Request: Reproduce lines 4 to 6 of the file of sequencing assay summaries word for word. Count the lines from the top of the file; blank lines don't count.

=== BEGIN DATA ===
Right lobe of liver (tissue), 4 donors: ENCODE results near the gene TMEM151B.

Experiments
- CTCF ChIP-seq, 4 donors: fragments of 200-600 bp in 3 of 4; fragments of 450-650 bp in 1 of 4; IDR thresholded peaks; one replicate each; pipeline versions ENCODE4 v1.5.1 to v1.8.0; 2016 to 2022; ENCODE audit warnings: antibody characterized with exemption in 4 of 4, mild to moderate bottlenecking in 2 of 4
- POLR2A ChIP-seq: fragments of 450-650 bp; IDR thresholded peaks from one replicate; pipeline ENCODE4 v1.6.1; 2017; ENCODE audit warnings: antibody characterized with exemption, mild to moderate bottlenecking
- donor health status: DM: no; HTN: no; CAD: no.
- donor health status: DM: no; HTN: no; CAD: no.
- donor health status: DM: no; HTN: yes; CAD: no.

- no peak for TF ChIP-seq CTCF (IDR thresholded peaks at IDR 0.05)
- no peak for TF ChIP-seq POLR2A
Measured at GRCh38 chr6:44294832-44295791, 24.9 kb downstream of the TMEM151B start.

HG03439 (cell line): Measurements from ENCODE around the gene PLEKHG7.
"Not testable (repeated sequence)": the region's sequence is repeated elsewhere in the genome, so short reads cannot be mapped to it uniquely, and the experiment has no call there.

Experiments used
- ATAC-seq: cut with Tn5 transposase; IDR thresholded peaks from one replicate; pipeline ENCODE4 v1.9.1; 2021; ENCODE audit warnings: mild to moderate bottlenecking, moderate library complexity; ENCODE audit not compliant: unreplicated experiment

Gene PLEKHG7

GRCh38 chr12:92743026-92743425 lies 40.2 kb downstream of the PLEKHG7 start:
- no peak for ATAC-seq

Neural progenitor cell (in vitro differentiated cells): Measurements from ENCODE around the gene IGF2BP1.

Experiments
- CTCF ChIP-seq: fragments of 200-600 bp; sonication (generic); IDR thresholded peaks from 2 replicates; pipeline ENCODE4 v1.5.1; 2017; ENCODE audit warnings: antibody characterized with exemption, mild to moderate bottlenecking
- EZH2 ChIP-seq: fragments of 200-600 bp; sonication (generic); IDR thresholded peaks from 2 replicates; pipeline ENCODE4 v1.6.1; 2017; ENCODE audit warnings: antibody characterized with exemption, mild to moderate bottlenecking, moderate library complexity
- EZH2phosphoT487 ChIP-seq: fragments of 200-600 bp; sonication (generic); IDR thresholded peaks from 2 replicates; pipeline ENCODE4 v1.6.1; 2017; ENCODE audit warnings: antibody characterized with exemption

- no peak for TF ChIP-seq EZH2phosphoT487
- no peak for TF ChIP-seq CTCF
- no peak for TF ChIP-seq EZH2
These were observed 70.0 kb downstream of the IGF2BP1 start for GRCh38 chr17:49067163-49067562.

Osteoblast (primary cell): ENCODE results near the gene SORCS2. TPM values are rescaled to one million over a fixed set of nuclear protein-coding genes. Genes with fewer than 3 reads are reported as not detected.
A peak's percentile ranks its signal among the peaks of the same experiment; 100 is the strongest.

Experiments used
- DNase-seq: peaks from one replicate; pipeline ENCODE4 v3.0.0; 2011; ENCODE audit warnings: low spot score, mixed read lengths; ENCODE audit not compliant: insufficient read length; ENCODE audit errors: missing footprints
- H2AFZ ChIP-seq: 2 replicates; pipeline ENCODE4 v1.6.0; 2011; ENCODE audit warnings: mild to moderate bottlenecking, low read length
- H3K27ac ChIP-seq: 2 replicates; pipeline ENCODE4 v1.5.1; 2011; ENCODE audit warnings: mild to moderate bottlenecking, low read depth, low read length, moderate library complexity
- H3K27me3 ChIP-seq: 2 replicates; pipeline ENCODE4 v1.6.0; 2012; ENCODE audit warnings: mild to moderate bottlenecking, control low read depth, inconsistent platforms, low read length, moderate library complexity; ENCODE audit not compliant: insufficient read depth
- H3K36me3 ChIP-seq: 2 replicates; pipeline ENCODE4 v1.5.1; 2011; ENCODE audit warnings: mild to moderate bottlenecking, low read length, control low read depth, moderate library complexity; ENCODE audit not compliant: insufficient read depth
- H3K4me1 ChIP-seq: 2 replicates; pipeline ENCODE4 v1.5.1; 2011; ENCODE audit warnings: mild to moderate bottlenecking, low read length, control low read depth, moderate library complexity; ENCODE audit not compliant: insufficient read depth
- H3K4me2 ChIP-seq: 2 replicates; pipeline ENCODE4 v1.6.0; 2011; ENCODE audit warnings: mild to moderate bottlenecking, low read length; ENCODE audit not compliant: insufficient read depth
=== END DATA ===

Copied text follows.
- POLR2A ChIP-seq: fragments of 450-650 bp; IDR thresholded peaks from one replicate; pipeline ENCODE4 v1.6.1; 2017; ENCODE audit warnings: antibody characterized with exemption, mild to moderate bottlenecking
- donor health status: DM: no; HTN: no; CAD: no.
- donor health status: DM: no; HTN: no; CAD: no.